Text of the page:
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We reviewed the records of the long-term outcome of 208 Charnley and 982 Stanmore total hip replacements (THR) performed by or under the supervision of one surgeon from 1973 to 1987. The Stanmore implant had a better survival rate before revision at 14 years (86% to 79%, p = 0.004), but the difference only became apparent at ten years. The later Stanmore implants did better than the early ones (97% to 92% at ten years, p = 0.005), the improvement coinciding with the introduction of a new cementing technique using a gun. Most of the Charnley implants were done before most of the Stanmore implants so that the difference between the results may in part be explained by improved methods, but this is not the complete explanation since a difference persisted for implants carried out during the same period of time. We conclude that improved techniques have reduced failure rates substantially. This improvement was much greater than that observed between these two designs of implant. Proof of the difference would require a very large randomised controlled trial over a ten-year period.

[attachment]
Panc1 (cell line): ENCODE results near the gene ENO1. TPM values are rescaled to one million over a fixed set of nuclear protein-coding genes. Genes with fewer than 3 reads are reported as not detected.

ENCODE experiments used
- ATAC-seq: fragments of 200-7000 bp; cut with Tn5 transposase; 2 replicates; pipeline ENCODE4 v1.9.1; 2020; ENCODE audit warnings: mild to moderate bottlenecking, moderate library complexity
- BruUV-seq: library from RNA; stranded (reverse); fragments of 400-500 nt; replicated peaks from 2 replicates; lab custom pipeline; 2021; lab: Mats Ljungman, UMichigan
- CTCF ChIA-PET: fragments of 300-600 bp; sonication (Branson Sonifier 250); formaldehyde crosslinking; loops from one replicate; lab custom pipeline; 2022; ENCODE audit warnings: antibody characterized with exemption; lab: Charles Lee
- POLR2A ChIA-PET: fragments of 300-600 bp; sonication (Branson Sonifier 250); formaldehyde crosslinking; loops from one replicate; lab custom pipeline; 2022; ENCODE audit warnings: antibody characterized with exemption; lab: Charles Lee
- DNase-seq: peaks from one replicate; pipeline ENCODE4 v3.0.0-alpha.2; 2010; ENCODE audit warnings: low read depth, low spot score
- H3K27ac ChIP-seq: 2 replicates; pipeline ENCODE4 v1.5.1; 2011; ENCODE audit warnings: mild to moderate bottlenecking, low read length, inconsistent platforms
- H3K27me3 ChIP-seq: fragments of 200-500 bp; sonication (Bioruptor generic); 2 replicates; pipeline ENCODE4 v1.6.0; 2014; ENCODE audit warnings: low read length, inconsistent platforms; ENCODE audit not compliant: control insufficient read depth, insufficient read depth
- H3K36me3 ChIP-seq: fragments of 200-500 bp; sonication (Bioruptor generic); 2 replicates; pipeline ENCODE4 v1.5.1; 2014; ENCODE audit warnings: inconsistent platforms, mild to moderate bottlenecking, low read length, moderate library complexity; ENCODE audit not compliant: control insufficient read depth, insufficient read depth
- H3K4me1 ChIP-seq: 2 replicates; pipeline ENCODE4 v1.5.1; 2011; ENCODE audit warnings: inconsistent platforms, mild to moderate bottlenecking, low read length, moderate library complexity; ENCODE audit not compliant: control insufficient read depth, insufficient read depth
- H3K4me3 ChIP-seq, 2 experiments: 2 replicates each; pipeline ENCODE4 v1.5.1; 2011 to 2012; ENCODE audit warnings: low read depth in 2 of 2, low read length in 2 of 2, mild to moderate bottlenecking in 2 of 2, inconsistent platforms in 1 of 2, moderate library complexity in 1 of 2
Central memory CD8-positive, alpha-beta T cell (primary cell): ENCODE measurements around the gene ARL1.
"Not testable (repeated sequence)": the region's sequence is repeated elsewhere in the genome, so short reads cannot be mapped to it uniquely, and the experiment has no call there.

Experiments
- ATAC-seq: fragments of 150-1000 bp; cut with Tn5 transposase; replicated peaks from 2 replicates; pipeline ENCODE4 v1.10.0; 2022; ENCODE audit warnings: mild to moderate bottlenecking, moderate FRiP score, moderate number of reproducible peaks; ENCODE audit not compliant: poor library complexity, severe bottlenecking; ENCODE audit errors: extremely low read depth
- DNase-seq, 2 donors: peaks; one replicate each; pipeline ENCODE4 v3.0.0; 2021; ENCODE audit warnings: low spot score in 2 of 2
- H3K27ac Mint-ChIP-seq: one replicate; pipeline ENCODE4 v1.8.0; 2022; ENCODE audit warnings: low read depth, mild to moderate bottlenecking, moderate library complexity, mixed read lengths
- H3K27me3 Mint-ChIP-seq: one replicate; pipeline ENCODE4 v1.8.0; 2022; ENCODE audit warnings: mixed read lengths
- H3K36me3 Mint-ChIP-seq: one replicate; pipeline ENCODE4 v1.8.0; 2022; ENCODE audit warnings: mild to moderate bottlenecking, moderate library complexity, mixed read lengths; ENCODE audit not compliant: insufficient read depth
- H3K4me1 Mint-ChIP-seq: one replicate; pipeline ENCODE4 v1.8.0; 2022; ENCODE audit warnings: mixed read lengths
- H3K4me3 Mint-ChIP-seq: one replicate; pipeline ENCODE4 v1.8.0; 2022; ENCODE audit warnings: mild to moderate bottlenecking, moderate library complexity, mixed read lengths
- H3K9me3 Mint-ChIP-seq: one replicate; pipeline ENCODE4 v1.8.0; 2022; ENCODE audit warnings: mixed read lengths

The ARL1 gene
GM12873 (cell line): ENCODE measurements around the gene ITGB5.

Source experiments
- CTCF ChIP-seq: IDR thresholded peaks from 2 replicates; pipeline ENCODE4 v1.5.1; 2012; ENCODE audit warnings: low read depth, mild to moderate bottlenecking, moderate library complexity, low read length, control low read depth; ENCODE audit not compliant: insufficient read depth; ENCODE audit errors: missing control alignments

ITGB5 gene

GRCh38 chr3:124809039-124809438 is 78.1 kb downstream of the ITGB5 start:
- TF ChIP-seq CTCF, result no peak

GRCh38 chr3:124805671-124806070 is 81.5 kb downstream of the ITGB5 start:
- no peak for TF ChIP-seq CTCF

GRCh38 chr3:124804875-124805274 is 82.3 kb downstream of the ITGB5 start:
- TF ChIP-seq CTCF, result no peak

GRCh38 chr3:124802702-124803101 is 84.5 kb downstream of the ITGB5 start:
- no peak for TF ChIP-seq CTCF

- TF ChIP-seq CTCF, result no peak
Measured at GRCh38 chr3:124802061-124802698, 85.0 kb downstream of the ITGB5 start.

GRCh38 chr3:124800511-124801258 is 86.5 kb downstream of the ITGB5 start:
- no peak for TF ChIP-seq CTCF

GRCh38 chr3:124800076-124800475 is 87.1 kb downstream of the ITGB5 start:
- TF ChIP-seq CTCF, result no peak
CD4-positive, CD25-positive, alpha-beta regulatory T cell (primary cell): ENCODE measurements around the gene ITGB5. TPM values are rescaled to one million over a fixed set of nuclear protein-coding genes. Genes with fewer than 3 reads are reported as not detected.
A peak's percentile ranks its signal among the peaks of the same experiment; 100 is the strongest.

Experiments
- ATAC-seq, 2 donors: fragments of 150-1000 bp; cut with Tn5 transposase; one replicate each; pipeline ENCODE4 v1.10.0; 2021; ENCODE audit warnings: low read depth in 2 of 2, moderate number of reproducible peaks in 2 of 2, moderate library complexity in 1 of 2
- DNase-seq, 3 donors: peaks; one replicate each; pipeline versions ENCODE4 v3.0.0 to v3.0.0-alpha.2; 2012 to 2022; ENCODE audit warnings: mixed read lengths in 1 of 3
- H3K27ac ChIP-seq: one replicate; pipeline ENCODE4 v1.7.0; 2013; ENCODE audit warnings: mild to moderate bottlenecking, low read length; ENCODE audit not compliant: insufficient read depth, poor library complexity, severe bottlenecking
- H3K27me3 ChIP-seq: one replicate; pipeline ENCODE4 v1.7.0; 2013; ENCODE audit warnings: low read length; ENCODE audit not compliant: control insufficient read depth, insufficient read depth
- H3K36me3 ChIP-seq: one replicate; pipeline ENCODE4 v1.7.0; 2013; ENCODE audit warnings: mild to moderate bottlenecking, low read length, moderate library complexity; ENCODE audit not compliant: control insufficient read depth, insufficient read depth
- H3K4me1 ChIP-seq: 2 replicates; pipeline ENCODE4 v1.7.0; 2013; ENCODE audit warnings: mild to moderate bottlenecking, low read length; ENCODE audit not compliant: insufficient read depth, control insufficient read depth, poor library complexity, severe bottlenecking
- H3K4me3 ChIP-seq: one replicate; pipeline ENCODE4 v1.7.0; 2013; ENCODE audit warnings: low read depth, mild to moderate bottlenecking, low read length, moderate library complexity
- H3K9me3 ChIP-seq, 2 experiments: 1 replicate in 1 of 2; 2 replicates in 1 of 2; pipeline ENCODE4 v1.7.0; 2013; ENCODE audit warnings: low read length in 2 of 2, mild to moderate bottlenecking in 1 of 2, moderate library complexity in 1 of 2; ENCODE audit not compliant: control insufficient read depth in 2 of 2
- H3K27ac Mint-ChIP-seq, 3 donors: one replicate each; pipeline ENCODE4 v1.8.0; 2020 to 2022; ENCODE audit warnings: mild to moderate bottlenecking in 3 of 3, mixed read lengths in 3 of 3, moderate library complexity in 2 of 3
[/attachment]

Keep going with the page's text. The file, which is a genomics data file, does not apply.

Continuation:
Journal article


J bone joint surg br

Publication Date





802 - 808


Bone Cements, Follow-Up Studies, Hip Prosthesis, Humans, Life Tables, Pain, Postoperative, Prosthesis Design, Prosthesis Failure, Reoperation, Survival Analysis, Treatment Outcome